Faith CoLab: Tapestry of Faith: Love Will Guide Us: A Program for Grades 2-3 that Applies the Wisdom of the Six Sources to the Big Questions

Activity 2: Story - Dinosaur Bones in New Jersey

Activity time: 13 minutes

Materials for Activity

  • A copy of the story "Dinosaur Bones in New Jersey"
  • A large basket
  • Objects related to the story, such as a variety of animal figures, including dinosaurs, or pictures of amoeba or one-celled animals
  • A rain stick, or another instrument with a calm sound
  • Optional: Box or small table and a decorative cloth cover
  • Optional: Fidget basket (see Session 1, Leader Resource 4, Fidget Objects)

Preparation for Activity

  • Place the story-related items and the chime, rain stick, or other sound instrument in the story basket. Place the filled basket in the storytelling area you have designated.
  • Read the story a few times. Plan how you will use items from the story basket as props.
  • Optional: To provide a focal point where story-related items can sit while you tell the story, set up a box or table next to your storytelling area and drape it with a decorative cloth.
  • Optional: If you have a basket of fidget objects for children who will listen and learn more effectively with something in their hands, make the basket available during this activity. Remind children where it is before you begin the "centering" part of this activity. See Session 1, Leader Resource 4, Fidget Objects for a full description of fidget baskets and guidance for using them.

Description of Activity

Gather the children in a circle in the storytelling area and show them the story basket. Say something like, "Let's see what's in our story basket this week."

Tell the group the items in the story basket will be placed on this table after the children have passed them around the circle. Take the story-related items from the basket, one at a time, and pass them around. Objects that are fragile, or which should not be passed around for any reason, can be held up for all to see and then placed directly on the table.

Briefly name the various objects. Ask a wondering question about each one, such as "Is this an animal or a plant? Is this predator or prey?"

As items come back to you, display them on the table. Then say, in your own words:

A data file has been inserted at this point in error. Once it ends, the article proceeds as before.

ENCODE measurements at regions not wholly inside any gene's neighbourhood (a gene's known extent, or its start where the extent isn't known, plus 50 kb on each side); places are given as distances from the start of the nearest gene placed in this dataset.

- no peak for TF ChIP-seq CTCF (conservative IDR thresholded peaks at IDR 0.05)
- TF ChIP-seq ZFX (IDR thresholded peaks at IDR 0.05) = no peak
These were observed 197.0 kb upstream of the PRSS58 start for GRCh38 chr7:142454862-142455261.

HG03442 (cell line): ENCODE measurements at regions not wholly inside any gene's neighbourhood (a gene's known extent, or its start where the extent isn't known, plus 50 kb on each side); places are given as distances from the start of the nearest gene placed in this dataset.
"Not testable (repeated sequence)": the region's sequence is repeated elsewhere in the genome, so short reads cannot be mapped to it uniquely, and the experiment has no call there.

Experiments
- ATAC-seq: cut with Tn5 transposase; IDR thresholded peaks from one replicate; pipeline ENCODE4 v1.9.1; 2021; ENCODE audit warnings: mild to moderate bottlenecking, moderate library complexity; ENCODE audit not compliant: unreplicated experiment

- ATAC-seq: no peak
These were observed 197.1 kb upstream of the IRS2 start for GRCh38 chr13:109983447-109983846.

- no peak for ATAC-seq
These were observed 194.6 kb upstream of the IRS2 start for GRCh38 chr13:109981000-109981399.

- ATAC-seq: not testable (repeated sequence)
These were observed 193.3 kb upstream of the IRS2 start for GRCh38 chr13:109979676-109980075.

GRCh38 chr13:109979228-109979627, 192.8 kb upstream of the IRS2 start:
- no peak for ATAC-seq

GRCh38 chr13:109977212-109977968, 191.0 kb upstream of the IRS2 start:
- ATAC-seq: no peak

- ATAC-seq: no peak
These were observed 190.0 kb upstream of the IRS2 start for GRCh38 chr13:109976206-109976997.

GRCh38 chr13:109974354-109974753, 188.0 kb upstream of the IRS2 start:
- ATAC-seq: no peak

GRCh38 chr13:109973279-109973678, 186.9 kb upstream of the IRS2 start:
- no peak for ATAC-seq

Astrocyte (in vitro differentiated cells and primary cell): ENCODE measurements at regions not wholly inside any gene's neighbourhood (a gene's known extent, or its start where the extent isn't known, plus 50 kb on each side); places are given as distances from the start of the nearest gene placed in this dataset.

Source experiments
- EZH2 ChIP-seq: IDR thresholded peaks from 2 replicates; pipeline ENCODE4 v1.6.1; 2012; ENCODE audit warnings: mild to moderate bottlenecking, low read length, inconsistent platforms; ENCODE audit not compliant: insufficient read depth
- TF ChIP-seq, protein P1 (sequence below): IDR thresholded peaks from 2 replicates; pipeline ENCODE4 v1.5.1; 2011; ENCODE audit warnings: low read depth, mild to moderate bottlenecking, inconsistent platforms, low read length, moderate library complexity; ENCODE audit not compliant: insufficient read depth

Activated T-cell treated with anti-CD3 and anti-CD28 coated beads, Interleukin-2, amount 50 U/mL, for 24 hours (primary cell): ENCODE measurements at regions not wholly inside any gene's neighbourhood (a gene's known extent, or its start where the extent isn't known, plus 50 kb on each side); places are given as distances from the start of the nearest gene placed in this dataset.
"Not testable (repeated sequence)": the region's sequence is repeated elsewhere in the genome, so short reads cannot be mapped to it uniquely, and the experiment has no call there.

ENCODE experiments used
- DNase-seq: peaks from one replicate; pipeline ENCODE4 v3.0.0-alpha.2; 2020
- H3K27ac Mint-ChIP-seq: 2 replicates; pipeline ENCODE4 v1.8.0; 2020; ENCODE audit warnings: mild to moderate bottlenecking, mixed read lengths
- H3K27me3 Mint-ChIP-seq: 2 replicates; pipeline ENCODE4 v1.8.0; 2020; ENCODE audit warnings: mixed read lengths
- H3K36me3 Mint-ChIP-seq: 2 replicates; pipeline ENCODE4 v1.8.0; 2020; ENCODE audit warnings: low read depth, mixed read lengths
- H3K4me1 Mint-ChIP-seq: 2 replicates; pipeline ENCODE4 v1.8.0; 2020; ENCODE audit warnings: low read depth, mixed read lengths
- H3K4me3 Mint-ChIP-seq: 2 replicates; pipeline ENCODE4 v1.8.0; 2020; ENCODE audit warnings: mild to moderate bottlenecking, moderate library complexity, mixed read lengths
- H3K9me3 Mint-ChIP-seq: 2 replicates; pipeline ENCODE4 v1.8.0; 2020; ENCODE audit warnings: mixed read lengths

I am going to share a story that tells something about the beginning of life. I'm sure you have all heard of dinosaurs. Who has heard of evolution? Evolution is how science explains how dinosaurs are connected to us. Evolution is science based on reason and a perfect way for us to explore our fifth Unitarian Universalist Source, "the use of reason and the discoveries of science." Reason is a way we think about things. An example would be, if we see clouds in the sky, we can use reason to determine that it might rain.

Now remove the sound instrument from the story basket. Tell the children that every time you tell a story, you will first use the instrument to help them get their ears, their minds, and their bodies ready to listen. Invite them to sit comfortably and close their eyes (if they are comfortable doing so). You may tell them that closing their eyes can help them focus just on listening. In a calm voice, say, in your own words:

As you breathe in, feel your body opening up with air. As you breathe out, feel yourself relaxing.

Repeat this once or twice and then say:

When I hit the chime (turn the rain stick over), listen as carefully as you can. See how long you can hear its sound. When you can no longer hear it, open your eyes and you will know it is time for the story to begin.

Sound the chime or other instrument. When the sound has gone, begin telling the story "Dinosaur Bones in New Jersey."

Use the rain stick again to indicate the story is over. Then, process with these questions:

  • Did you discover something new listening to this story?
  • Why do you think Mr. Hopkins didn't care much about the giant bones in his backyard?
  • Why do you think his friend, Mr. Foulke, did care? What was the difference between these two men?
  • Dinosaurs were quite different from us. In what ways were they the same as us-and how do you know? (Affirm that from reason and science we know dinosaurs lived on earth like we do-they breathed air, they needed food to live, etc.)
  • Have you heard about evolution before? Where?

Say, in your own words:

As Unitarian Universalists we understand we are connected to each other and the earth by an interdependent web of life. This story is one way to see how this web began, way before we were born.

Including All Participants

Make sure everyone has an opportunity to experience the items in the basket, whether by sight or touch.

You may wish to make fidget objects available to children who find it difficult to sit still while listening to a story or can focus better with sensory stimulation. Remind children where the Fidget Basket is before you begin the "centering" part of this activity. (For a full description and guidance, see Session 1, Leader Resource 4.)

Consider using rug squares in the storytelling area. Place them in a semi-circle with the rule "One person per square." This can be very helpful for controlling active bodies.